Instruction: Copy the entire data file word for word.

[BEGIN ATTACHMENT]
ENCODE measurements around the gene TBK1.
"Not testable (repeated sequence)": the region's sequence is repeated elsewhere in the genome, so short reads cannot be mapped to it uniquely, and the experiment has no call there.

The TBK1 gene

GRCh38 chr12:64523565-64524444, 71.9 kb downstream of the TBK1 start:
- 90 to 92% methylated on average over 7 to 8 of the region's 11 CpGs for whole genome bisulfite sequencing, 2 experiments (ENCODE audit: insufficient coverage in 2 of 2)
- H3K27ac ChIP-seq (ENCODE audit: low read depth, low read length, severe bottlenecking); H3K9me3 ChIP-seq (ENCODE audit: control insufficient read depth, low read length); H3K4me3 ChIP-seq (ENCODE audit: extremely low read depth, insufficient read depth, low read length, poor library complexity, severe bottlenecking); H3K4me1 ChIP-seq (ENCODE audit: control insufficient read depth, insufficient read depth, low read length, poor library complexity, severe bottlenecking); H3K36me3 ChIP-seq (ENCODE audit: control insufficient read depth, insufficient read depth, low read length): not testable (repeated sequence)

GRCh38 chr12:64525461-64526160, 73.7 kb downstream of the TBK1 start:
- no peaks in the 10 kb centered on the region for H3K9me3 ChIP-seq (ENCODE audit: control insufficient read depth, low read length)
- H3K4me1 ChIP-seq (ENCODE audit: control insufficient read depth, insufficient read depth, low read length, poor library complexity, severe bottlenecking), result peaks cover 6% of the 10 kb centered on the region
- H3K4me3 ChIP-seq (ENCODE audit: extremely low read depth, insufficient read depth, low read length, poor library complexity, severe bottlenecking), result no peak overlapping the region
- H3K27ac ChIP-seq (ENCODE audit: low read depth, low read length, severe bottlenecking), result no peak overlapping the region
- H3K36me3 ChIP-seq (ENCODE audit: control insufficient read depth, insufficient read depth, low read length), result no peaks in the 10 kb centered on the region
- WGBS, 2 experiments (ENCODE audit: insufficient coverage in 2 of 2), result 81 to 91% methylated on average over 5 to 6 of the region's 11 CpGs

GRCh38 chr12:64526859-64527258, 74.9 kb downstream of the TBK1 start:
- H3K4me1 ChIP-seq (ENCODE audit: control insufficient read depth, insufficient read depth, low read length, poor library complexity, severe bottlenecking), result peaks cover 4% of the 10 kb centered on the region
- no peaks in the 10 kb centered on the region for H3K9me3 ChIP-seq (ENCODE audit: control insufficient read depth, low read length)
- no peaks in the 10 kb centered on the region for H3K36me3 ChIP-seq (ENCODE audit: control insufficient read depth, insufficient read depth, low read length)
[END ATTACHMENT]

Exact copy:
ENCODE measurements around the gene TBK1.
"Not testable (repeated sequence)": the region's sequence is repeated elsewhere in the genome, so short reads cannot be mapped to it uniquely, and the experiment has no call there.

The TBK1 gene

GRCh38 chr12:64523565-64524444, 71.9 kb downstream of the TBK1 start:
- 90 to 92% methylated on average over 7 to 8 of the region's 11 CpGs for whole genome bisulfite sequencing, 2 experiments (ENCODE audit: insufficient coverage in 2 of 2)
- H3K27ac ChIP-seq (ENCODE audit: low read depth, low read length, severe bottlenecking); H3K9me3 ChIP-seq (ENCODE audit: control insufficient read depth, low read length); H3K4me3 ChIP-seq (ENCODE audit: extremely low read depth, insufficient read depth, low read length, poor library complexity, severe bottlenecking); H3K4me1 ChIP-seq (ENCODE audit: control insufficient read depth, insufficient read depth, low read length, poor library complexity, severe bottlenecking); H3K36me3 ChIP-seq (ENCODE audit: control insufficient read depth, insufficient read depth, low read length): not testable (repeated sequence)

GRCh38 chr12:64525461-64526160, 73.7 kb downstream of the TBK1 start:
- no peaks in the 10 kb centered on the region for H3K9me3 ChIP-seq (ENCODE audit: control insufficient read depth, low read length)
- H3K4me1 ChIP-seq (ENCODE audit: control insufficient read depth, insufficient read depth, low read length, poor library complexity, severe bottlenecking), result peaks cover 6% of the 10 kb centered on the region
- H3K4me3 ChIP-seq (ENCODE audit: extremely low read depth, insufficient read depth, low read length, poor library complexity, severe bottlenecking), result no peak overlapping the region
- H3K27ac ChIP-seq (ENCODE audit: low read depth, low read length, severe bottlenecking), result no peak overlapping the region
- H3K36me3 ChIP-seq (ENCODE audit: control insufficient read depth, insufficient read depth, low read length), result no peaks in the 10 kb centered on the region
- WGBS, 2 experiments (ENCODE audit: insufficient coverage in 2 of 2), result 81 to 91% methylated on average over 5 to 6 of the region's 11 CpGs

GRCh38 chr12:64526859-64527258, 74.9 kb downstream of the TBK1 start:
- H3K4me1 ChIP-seq (ENCODE audit: control insufficient read depth, insufficient read depth, low read length, poor library complexity, severe bottlenecking), result peaks cover 4% of the 10 kb centered on the region
- no peaks in the 10 kb centered on the region for H3K9me3 ChIP-seq (ENCODE audit: control insufficient read depth, low read length)
- no peaks in the 10 kb centered on the region for H3K36me3 ChIP-seq (ENCODE audit: control insufficient read depth, insufficient read depth, low read length)